AIDS and our communities
Published by the Visayan Daily Star
Editor-in-Chief & President
Bureau Chief, Dumaguete
MAJA P. DELY
|CARLOS ANTONIO L. LEONARDIA
We commemorate World AIDS Day every December 1 and for this year, the theme was “Communities make a Difference” where importance was given to recognizing the essential role communities have played and continue to play in the AIDS response at the international, national and local levels.
Communities contribute to AIDS response in many ways. Their leadership and advocacy ensure that the response remains relevant and grounded, keeping people at the center and leaving no one behind. Communities include peer educators, networks of people living with or affected by HIV, such as gay men and other men who have sex with men people who inject drugs and sex workers, women and young people, counsellors, community health workers, door-to-door service providers, civil society organizations and grass-roots activists.
World AIDS Day offers an important platform to highlight the role of communities at a time when reduced funding and a shrinking space for civil society are putting the sustainability of services and advocacy efforts in jeopardy. Greater mobilization of communities is urgently required to address the barriers that stop communities delivering services, including restrictions on registration and an absence of social contracting modalities. The strong advocacy role played by communities is needed more than ever to ensure that AIDS remains on the political agenda, that human rights are respected and that decision makers and implementers are held accountable.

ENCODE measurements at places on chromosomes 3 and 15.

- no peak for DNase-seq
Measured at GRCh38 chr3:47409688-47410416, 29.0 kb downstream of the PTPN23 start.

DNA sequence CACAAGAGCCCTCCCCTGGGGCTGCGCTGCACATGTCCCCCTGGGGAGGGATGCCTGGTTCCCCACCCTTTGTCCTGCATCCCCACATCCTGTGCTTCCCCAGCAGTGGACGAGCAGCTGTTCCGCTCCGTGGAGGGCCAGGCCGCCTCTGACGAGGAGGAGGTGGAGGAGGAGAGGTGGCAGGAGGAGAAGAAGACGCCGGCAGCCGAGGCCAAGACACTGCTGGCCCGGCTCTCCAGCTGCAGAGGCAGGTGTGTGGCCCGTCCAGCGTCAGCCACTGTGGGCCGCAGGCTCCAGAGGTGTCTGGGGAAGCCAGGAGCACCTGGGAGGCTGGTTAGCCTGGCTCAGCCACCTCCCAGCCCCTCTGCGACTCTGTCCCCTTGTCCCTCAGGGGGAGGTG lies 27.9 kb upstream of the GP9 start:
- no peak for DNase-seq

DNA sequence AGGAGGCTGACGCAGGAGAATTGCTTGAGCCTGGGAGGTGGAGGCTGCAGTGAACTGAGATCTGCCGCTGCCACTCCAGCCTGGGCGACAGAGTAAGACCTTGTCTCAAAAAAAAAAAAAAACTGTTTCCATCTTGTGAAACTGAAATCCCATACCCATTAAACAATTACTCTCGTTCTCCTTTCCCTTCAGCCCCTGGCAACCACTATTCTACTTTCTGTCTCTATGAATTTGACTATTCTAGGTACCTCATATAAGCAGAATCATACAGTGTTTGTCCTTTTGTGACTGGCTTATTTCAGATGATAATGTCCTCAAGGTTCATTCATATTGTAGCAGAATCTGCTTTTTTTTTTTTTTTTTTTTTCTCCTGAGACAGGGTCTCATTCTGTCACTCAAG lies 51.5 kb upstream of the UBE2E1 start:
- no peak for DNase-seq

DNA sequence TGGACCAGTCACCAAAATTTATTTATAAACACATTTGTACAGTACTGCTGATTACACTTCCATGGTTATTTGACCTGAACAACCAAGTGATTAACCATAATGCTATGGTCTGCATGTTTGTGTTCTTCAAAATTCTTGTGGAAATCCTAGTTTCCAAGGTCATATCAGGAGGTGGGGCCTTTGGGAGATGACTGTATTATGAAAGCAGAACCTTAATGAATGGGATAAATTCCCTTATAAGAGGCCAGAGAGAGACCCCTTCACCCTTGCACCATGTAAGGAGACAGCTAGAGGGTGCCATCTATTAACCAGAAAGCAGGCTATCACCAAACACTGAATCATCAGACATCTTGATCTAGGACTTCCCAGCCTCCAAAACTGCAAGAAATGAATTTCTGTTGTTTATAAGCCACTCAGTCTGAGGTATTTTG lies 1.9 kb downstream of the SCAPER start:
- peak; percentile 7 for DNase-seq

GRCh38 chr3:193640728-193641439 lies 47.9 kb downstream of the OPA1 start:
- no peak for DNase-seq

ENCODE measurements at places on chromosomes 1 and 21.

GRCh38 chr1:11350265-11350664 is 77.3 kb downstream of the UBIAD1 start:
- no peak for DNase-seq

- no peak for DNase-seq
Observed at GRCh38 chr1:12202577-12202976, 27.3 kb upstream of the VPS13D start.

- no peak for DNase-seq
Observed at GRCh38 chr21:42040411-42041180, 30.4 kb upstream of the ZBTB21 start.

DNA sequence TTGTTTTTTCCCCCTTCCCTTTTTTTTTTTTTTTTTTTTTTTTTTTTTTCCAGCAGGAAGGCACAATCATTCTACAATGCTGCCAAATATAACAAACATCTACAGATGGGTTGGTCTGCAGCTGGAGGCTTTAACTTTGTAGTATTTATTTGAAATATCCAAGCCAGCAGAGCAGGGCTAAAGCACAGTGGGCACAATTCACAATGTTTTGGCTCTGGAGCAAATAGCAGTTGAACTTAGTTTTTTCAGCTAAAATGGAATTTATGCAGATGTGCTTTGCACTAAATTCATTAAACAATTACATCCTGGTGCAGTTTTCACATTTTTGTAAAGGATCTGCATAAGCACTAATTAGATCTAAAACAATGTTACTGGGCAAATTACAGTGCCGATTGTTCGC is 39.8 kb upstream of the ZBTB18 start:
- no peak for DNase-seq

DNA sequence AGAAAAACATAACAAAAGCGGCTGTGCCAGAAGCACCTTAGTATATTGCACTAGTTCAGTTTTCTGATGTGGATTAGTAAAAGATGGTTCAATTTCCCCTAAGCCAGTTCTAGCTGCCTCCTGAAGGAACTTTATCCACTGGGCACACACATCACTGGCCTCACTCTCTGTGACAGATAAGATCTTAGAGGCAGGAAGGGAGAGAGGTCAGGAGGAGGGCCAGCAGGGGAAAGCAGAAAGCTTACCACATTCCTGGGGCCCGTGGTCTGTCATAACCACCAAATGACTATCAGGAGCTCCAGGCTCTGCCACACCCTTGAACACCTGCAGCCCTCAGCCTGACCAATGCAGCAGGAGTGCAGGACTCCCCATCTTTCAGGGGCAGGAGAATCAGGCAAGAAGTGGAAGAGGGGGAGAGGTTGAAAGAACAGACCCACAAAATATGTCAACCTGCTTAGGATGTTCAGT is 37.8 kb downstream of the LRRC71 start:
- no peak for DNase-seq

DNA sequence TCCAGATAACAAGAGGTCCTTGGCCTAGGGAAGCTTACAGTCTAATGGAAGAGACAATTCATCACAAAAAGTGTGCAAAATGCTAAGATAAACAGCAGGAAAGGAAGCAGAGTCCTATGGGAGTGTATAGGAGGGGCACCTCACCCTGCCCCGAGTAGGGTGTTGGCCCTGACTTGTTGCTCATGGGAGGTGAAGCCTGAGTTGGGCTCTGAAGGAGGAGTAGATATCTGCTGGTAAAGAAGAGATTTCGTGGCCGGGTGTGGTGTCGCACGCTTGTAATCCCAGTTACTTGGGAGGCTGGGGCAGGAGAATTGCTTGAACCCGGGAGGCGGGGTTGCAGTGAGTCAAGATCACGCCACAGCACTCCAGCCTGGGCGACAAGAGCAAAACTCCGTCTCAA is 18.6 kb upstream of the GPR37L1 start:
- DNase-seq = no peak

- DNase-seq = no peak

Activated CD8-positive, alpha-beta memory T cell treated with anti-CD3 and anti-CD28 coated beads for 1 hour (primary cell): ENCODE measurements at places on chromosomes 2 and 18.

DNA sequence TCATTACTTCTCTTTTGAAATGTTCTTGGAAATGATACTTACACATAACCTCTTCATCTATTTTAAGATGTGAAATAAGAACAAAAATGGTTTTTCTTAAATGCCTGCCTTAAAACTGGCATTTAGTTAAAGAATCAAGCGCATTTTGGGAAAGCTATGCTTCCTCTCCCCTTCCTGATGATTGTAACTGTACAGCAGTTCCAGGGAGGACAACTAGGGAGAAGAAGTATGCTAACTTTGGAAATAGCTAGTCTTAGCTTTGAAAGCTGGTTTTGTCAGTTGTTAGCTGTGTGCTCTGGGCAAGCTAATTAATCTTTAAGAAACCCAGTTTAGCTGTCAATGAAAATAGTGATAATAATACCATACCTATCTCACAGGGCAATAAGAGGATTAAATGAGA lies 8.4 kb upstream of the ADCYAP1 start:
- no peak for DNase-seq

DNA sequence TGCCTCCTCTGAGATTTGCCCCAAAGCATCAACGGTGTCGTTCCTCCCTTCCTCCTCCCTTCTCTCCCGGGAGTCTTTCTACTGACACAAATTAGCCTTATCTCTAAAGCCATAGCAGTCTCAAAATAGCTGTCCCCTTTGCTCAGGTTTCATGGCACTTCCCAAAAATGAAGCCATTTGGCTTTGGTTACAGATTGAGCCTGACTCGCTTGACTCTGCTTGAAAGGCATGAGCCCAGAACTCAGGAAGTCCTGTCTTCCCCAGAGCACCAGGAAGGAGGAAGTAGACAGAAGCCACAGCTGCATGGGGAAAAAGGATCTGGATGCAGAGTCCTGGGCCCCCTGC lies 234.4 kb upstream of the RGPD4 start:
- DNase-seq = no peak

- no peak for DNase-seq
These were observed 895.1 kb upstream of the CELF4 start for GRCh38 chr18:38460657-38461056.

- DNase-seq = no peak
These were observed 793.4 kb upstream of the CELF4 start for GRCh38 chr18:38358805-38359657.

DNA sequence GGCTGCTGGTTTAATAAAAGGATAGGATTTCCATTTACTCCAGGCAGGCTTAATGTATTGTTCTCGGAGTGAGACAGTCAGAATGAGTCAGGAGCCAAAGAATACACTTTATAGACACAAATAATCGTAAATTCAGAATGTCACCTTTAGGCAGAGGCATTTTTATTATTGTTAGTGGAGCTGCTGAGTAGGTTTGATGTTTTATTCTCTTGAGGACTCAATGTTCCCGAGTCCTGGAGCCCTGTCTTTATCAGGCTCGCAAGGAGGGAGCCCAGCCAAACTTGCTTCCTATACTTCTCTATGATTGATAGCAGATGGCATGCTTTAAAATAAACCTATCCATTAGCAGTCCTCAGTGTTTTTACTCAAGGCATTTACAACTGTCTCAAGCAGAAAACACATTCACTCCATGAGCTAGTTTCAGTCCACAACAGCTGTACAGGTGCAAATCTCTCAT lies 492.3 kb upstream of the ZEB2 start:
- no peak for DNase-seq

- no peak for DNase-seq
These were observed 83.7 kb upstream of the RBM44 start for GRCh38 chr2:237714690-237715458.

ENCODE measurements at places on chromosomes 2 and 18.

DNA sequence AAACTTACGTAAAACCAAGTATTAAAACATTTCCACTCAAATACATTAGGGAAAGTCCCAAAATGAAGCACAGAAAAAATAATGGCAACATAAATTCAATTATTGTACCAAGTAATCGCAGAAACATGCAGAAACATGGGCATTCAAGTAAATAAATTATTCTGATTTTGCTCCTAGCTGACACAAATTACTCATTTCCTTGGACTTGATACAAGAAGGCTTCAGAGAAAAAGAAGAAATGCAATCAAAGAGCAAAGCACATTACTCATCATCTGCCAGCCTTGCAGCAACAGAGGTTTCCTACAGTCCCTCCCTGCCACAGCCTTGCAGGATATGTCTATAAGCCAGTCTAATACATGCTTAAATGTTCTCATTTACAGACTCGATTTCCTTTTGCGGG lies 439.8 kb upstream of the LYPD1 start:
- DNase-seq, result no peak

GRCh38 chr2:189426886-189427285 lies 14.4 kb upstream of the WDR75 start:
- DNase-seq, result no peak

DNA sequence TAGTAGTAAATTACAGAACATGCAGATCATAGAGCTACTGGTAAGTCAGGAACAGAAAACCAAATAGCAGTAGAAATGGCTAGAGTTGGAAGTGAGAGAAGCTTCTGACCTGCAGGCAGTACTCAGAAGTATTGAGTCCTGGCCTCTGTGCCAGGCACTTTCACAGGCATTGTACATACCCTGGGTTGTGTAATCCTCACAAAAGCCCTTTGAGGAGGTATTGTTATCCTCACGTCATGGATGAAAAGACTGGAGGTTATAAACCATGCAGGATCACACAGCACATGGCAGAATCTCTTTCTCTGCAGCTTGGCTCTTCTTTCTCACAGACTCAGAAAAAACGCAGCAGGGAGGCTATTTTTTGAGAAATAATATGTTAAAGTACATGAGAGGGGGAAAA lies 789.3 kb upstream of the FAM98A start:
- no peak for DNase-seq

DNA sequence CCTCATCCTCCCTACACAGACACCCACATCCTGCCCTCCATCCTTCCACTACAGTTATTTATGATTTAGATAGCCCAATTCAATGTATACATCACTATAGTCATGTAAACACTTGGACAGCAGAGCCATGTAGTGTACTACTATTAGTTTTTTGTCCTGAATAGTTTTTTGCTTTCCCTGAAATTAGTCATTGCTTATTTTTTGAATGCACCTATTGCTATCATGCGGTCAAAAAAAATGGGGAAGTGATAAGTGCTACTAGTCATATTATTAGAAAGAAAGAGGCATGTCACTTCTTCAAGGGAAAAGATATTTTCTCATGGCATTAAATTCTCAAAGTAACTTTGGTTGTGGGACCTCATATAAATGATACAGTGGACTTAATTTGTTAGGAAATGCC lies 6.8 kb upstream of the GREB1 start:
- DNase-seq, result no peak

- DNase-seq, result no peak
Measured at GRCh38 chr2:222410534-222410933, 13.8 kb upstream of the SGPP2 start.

In the Philippines that has been reported as the country with the fastest growing number of HIV cases in the world, the role of community in the conditions that have created this unenviable position is even more pronounced. There are failures and missed opportunities but on the bright side, there is a lot of room for growth if our communities decide to face reality, acknowledge the existence of a serious problem, and join hands to work together to reduce the impact of HIV and AIDS on our vulnerable community members who require our help.
Pretending a problem does not exist has proven ineffective and if the communities concerned in this country do not act soon, it will only grow worse with every passing year. If our communities decide to make a difference and act, we have the potential to reverse the country’s worrying trend and record when it comes to HIV and AIDS.*